"Bad E-Discovery Costs $60 Million Per Year."

That was the comment that got the most gasps from attendees of Discovery Symposium 3.0, our annual event for general counsels, directors of litigation and e-discovery managers.

The select group of attendees – approximately 50 senior attorneys from 40 corporate legal departments – come together to discuss the challenges they’re facing involving e-discovery, solutions we’ve collaboratively executed, and share stories about technology tools in the marketplace and different approaches with outside counsel, among other topics. The full agenda can be seen here. It’s a highly engaged and interactive group that has proven to consistently identify numerous best practices in the discovery realm and truly cares about seeing one another succeed.

Now, back to the byline… one of our attendees, from a Fortune 100 company with an extremely knowledgeable legal department that has taken the majority of its e-discovery work and processes in-house, shared with the group that the company conducted an in-depth study on the true costs of e-discovery. The report included issues such as outside counsel and vendor costs, retention and collection policies, internal resources and technology, the possibility of sanctions, and many other factors. The attendee’s full quote is this:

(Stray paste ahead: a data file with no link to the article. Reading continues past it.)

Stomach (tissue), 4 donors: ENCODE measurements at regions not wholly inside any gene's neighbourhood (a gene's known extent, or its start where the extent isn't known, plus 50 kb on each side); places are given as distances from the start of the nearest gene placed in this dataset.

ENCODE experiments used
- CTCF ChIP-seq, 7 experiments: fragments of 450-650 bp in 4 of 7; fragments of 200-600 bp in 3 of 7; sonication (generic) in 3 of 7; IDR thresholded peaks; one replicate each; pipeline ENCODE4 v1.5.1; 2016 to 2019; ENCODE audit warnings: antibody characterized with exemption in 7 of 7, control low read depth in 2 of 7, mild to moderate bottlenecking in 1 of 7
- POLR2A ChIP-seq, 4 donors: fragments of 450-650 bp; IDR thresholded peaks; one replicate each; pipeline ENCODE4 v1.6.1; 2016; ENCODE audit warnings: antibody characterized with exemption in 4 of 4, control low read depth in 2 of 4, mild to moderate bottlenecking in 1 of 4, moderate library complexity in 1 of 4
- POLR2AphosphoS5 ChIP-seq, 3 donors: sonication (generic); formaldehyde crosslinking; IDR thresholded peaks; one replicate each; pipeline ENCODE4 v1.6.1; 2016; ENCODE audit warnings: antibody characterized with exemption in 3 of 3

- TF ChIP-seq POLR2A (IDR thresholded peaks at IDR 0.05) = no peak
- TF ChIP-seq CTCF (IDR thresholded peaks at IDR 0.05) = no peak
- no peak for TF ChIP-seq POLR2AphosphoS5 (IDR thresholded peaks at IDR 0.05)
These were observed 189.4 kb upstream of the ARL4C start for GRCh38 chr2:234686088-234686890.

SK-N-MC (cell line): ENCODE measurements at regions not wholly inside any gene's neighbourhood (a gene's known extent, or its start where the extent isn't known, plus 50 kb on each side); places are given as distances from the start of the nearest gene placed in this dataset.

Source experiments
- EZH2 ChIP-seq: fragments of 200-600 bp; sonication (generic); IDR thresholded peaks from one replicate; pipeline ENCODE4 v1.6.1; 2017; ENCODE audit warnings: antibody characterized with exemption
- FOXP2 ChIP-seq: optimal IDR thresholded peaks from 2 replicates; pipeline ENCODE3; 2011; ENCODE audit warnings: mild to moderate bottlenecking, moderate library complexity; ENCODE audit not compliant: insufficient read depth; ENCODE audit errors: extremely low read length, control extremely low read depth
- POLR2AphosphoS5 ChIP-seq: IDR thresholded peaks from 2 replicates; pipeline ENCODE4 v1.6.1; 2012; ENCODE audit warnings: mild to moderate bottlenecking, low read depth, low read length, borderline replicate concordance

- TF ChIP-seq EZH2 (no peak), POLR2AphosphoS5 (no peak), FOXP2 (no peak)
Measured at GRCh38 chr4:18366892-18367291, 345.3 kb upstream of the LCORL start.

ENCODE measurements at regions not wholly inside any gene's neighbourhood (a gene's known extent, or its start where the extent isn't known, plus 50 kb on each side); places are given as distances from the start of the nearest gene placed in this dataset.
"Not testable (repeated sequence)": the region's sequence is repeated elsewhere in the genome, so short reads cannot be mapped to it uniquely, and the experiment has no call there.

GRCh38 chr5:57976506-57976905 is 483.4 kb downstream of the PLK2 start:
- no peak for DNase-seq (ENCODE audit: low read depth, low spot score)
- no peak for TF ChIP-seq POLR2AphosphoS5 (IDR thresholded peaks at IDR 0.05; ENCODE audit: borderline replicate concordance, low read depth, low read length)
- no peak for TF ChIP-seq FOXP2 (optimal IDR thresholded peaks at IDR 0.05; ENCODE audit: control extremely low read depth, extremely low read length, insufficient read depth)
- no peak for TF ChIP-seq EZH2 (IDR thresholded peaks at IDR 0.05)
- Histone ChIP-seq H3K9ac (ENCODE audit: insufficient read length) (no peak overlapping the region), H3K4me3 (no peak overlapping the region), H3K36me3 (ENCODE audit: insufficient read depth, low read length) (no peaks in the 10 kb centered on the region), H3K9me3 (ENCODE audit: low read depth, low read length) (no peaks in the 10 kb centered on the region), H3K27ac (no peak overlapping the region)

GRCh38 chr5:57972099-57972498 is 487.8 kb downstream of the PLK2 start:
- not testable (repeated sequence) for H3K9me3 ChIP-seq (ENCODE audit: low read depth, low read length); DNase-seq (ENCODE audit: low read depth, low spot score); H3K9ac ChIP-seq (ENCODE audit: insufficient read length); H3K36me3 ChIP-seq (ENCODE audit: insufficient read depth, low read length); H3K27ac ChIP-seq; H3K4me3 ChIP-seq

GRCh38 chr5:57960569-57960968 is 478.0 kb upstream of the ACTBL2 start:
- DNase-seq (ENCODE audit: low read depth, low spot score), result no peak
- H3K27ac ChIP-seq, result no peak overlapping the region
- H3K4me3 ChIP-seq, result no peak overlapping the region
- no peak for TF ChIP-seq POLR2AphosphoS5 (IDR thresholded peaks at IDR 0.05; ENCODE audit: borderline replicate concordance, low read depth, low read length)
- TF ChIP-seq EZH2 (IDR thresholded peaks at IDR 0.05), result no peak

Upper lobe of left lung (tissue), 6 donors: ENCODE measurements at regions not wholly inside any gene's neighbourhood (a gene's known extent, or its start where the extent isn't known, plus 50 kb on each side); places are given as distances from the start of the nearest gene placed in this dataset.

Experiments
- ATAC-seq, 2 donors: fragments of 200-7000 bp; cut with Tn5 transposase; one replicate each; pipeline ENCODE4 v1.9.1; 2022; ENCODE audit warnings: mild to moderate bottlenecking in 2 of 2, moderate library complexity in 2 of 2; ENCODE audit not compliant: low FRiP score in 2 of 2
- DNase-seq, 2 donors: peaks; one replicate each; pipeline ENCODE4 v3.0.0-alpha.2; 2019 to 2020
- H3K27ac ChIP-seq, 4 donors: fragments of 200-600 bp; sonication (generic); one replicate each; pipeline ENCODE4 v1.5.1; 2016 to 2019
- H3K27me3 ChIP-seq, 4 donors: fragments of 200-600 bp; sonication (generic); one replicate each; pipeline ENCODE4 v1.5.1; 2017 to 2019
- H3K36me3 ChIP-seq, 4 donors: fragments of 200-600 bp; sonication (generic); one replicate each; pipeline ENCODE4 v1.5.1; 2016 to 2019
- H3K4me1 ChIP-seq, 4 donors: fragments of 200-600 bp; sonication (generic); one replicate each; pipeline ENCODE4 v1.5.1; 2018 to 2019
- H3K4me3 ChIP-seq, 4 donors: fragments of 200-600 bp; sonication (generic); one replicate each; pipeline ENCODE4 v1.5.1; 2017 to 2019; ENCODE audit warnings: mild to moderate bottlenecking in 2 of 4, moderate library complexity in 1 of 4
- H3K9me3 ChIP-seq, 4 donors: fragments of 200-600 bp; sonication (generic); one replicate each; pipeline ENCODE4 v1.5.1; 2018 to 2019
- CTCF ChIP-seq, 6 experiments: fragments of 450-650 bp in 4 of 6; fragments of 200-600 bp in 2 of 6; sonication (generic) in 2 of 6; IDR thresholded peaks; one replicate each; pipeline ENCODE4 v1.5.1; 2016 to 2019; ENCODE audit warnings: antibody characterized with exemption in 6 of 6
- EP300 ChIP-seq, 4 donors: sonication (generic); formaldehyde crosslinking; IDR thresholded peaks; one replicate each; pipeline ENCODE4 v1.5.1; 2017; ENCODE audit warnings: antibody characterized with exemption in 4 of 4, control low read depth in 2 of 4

“For a $25 billion company, handling e-discovery very well costs approximately $3 million annually. Average e-discovery costs $10 million. Bad e-discovery costs $60 million per year.”

While results may vary for corporations, those are eye-opening numbers and we're glad we're helping them get on the right side of those numbers. It led the discussion about how a department can’t just let outside counsel handle all things e-discovery anymore (even though most are past that) and it’s now so much more – there has to be process at every stage, there has to be real management and monitoring, there has to be a real dedication to quality control, and IT and Legal must be on the same page. All help build a “great” process. If a company isn’t focused on these things, one attendee shared, it’s “borderline negligence. At best you’re costing your company millions of dollars a year.”